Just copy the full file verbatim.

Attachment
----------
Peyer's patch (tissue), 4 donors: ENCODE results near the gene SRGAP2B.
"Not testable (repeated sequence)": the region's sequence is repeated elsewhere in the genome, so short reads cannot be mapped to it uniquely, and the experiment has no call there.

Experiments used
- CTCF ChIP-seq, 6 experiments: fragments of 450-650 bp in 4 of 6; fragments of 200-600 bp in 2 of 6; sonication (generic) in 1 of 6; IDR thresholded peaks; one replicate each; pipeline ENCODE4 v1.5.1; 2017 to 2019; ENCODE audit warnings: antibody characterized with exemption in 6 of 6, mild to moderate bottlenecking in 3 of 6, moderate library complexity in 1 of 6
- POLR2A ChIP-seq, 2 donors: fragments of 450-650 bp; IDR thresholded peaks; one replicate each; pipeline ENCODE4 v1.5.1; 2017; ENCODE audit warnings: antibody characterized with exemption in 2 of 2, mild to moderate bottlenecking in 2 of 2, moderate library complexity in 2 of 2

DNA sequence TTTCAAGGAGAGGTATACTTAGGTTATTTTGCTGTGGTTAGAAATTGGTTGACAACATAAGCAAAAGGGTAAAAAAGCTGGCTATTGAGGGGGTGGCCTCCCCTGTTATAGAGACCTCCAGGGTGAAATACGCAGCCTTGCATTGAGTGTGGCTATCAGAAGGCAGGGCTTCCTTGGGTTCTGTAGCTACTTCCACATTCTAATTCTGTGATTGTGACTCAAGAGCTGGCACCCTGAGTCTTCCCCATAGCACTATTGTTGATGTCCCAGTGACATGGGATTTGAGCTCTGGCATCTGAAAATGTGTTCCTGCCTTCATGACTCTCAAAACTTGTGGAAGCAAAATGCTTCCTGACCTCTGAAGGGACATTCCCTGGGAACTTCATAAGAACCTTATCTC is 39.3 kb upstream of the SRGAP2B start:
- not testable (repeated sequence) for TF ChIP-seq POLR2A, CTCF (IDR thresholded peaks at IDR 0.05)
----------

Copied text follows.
Peyer's patch (tissue), 4 donors: ENCODE results near the gene SRGAP2B.
"Not testable (repeated sequence)": the region's sequence is repeated elsewhere in the genome, so short reads cannot be mapped to it uniquely, and the experiment has no call there.

Experiments used
- CTCF ChIP-seq, 6 experiments: fragments of 450-650 bp in 4 of 6; fragments of 200-600 bp in 2 of 6; sonication (generic) in 1 of 6; IDR thresholded peaks; one replicate each; pipeline ENCODE4 v1.5.1; 2017 to 2019; ENCODE audit warnings: antibody characterized with exemption in 6 of 6, mild to moderate bottlenecking in 3 of 6, moderate library complexity in 1 of 6
- POLR2A ChIP-seq, 2 donors: fragments of 450-650 bp; IDR thresholded peaks; one replicate each; pipeline ENCODE4 v1.5.1; 2017; ENCODE audit warnings: antibody characterized with exemption in 2 of 2, mild to moderate bottlenecking in 2 of 2, moderate library complexity in 2 of 2

DNA sequence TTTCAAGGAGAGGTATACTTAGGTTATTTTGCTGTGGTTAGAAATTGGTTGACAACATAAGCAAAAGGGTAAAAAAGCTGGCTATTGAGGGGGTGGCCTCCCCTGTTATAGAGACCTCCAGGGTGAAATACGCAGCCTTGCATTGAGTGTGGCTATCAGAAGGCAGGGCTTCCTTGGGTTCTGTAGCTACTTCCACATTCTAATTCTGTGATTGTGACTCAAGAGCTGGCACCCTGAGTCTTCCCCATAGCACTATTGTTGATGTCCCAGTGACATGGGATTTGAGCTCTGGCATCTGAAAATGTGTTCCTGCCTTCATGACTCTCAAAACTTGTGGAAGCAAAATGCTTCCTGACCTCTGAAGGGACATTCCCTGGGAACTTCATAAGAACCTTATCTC is 39.3 kb upstream of the SRGAP2B start:
- not testable (repeated sequence) for TF ChIP-seq POLR2A, CTCF (IDR thresholded peaks at IDR 0.05)